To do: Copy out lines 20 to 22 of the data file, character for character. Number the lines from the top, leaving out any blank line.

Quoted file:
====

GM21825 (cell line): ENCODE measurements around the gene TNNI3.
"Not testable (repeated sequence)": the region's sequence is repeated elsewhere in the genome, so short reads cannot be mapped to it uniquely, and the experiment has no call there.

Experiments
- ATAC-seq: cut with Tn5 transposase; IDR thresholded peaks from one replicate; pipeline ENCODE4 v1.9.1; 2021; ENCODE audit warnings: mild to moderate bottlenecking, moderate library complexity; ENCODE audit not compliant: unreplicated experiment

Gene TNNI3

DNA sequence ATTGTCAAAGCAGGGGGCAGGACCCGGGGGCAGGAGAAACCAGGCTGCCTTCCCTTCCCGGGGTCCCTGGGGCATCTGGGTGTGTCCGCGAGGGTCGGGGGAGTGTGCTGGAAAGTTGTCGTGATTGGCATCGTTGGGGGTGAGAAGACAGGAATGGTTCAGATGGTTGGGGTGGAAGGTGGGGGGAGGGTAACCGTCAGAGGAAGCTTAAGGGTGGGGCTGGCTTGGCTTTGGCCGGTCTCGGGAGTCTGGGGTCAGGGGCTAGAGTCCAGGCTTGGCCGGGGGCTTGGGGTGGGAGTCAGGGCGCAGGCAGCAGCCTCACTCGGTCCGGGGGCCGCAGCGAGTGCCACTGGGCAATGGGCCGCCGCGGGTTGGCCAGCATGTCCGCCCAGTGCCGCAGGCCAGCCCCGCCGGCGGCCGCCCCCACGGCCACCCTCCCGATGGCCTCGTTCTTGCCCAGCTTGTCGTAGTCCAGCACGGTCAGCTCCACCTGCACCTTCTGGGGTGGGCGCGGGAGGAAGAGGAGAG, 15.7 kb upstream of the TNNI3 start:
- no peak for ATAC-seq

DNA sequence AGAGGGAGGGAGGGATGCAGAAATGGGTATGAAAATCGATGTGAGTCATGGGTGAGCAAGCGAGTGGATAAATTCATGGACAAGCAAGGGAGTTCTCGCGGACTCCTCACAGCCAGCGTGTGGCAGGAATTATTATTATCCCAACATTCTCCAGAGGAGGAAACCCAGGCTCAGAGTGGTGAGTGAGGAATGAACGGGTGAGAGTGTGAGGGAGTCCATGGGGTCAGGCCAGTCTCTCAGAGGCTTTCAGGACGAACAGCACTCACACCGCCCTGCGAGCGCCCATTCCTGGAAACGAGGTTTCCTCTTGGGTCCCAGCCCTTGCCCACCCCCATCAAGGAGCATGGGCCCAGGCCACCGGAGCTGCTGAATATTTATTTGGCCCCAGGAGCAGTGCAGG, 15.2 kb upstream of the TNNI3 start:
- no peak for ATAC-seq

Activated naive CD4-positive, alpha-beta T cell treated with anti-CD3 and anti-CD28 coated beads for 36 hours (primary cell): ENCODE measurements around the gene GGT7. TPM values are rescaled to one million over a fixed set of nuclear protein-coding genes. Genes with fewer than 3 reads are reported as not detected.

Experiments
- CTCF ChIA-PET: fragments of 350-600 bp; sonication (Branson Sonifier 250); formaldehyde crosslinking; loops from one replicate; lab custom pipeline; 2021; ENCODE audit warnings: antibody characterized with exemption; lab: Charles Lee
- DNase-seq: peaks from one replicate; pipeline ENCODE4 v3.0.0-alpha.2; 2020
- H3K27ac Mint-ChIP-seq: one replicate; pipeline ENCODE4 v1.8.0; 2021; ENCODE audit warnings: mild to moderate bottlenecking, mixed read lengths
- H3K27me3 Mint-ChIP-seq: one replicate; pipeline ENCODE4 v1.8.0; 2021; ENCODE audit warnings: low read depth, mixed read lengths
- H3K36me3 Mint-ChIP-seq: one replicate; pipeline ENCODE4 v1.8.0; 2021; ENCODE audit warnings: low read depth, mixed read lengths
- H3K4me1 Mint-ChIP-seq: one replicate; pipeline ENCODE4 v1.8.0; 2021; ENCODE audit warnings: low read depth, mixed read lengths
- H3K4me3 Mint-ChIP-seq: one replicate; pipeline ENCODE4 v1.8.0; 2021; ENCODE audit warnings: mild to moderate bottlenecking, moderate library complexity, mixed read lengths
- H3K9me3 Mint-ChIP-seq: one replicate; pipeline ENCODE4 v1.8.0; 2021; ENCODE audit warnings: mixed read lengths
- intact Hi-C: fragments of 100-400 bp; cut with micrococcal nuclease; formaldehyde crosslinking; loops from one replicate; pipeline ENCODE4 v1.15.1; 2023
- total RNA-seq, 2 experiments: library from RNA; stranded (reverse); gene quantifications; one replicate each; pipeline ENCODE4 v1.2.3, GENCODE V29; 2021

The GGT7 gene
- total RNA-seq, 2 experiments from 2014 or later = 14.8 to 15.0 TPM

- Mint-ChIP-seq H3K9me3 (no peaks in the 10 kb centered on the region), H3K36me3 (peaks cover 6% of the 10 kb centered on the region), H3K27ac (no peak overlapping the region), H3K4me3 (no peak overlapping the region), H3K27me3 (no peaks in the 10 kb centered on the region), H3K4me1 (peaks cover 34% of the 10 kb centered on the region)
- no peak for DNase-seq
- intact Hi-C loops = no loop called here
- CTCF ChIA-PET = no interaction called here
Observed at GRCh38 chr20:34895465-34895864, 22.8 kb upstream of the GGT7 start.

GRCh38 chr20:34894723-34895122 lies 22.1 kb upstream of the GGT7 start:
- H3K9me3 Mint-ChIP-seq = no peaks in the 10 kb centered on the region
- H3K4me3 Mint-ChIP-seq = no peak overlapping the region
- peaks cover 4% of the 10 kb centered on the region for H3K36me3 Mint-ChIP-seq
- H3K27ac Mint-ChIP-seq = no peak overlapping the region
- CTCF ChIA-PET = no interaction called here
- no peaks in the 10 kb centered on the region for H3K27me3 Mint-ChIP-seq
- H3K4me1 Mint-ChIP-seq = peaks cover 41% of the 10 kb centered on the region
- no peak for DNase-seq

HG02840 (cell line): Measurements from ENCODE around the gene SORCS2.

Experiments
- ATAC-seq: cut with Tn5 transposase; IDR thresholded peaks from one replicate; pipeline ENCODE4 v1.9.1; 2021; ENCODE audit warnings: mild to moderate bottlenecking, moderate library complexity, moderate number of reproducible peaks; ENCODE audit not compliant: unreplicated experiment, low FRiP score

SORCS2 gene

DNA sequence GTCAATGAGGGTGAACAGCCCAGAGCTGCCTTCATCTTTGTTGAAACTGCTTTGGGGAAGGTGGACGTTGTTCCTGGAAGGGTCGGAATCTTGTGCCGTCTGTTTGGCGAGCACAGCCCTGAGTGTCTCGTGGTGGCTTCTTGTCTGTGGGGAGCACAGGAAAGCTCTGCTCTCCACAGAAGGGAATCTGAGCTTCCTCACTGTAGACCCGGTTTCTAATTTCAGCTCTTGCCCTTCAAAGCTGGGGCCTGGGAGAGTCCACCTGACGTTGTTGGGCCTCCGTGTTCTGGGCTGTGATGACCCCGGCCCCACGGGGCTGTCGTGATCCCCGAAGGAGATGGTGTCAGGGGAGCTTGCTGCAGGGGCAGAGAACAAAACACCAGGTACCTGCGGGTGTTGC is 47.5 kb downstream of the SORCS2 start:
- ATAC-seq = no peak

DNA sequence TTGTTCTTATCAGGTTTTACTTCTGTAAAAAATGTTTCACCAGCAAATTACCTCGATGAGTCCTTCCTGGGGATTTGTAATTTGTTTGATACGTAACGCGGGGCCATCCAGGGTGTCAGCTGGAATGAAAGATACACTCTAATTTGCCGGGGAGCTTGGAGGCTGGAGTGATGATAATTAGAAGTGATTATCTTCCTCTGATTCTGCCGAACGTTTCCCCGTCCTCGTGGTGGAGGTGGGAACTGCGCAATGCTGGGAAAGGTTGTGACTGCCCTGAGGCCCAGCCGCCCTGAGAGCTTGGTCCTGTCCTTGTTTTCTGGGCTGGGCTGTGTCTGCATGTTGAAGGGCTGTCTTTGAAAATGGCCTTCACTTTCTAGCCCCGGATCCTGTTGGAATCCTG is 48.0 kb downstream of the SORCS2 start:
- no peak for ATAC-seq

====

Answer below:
- intact Hi-C: fragments of 100-400 bp; cut with micrococcal nuclease; formaldehyde crosslinking; loops from one replicate; pipeline ENCODE4 v1.15.1; 2023
- total RNA-seq, 2 experiments: library from RNA; stranded (reverse); gene quantifications; one replicate each; pipeline ENCODE4 v1.2.3, GENCODE V29; 2021

The GGT7 gene